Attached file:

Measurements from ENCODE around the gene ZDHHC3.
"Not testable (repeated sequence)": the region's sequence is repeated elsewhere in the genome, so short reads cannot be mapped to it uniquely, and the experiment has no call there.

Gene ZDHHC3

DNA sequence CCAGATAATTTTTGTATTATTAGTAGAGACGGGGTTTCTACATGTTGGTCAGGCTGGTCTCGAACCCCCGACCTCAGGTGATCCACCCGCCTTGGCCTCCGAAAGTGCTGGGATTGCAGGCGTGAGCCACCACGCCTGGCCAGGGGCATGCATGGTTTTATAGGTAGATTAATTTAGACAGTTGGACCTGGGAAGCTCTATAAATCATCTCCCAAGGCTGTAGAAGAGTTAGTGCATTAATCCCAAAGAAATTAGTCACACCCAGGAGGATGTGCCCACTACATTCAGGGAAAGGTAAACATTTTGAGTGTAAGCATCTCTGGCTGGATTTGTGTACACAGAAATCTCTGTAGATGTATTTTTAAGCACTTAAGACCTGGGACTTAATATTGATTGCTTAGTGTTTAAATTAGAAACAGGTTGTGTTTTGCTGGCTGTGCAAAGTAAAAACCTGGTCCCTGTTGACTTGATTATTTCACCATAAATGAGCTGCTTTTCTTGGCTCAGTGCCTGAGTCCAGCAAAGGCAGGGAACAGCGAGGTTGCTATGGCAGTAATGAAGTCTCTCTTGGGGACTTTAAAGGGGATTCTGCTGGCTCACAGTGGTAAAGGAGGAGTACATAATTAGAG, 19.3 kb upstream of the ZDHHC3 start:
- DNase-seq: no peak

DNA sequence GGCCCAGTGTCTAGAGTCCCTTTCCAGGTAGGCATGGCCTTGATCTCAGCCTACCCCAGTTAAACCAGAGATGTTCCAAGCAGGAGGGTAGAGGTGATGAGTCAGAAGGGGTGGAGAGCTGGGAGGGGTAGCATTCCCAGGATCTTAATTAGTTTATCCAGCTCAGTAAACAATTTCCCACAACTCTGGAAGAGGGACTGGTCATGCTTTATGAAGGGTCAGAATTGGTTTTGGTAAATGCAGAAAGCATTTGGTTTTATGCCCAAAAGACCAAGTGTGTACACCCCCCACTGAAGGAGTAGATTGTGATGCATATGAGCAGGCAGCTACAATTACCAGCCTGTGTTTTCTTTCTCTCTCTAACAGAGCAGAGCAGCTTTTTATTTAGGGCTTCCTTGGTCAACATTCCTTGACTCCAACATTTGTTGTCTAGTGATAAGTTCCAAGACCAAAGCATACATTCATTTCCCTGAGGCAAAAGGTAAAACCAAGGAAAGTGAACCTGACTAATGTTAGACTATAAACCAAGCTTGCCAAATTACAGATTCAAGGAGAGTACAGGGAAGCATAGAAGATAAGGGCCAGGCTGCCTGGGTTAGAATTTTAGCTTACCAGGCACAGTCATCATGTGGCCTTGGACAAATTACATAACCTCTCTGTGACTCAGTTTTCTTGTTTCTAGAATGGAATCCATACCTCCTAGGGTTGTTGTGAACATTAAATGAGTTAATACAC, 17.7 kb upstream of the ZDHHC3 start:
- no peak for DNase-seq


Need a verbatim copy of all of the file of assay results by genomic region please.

Measurements from ENCODE around the gene ZDHHC3.
"Not testable (repeated sequence)": the region's sequence is repeated elsewhere in the genome, so short reads cannot be mapped to it uniquely, and the experiment has no call there.

Gene ZDHHC3

DNA sequence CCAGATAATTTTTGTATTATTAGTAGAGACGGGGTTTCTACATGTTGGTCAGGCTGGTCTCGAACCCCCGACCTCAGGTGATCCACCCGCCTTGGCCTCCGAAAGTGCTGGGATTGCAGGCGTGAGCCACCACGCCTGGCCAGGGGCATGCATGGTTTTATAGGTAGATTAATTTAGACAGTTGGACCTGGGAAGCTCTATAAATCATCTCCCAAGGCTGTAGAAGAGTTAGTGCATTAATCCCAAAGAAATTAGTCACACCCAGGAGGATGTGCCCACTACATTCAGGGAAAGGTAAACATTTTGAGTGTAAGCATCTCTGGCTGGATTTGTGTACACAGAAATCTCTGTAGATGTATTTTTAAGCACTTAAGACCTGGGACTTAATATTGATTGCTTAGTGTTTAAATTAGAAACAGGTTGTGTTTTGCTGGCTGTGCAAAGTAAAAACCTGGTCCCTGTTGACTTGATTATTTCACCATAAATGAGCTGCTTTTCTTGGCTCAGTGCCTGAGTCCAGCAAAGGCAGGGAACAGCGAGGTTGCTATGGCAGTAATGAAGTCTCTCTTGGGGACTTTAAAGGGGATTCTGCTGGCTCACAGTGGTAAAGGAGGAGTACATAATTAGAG, 19.3 kb upstream of the ZDHHC3 start:
- DNase-seq: no peak

DNA sequence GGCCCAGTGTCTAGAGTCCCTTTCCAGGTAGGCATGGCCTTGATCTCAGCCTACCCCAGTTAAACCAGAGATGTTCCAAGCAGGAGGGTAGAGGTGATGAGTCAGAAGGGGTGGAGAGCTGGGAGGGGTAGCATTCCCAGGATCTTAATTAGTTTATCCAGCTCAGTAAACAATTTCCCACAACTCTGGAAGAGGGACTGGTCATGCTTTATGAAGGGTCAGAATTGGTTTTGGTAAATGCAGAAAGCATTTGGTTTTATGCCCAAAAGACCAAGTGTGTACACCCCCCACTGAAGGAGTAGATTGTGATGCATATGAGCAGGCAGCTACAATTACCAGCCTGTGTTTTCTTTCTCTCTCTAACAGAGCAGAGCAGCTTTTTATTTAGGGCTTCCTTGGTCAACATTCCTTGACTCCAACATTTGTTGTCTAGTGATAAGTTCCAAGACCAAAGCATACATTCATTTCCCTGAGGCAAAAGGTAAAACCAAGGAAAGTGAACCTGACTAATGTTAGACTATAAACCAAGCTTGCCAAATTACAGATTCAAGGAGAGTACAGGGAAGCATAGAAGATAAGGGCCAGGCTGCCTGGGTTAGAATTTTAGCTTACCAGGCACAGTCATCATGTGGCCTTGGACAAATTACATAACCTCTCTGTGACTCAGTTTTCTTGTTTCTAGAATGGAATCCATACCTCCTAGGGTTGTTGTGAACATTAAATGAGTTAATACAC, 17.7 kb upstream of the ZDHHC3 start:
- no peak for DNase-seq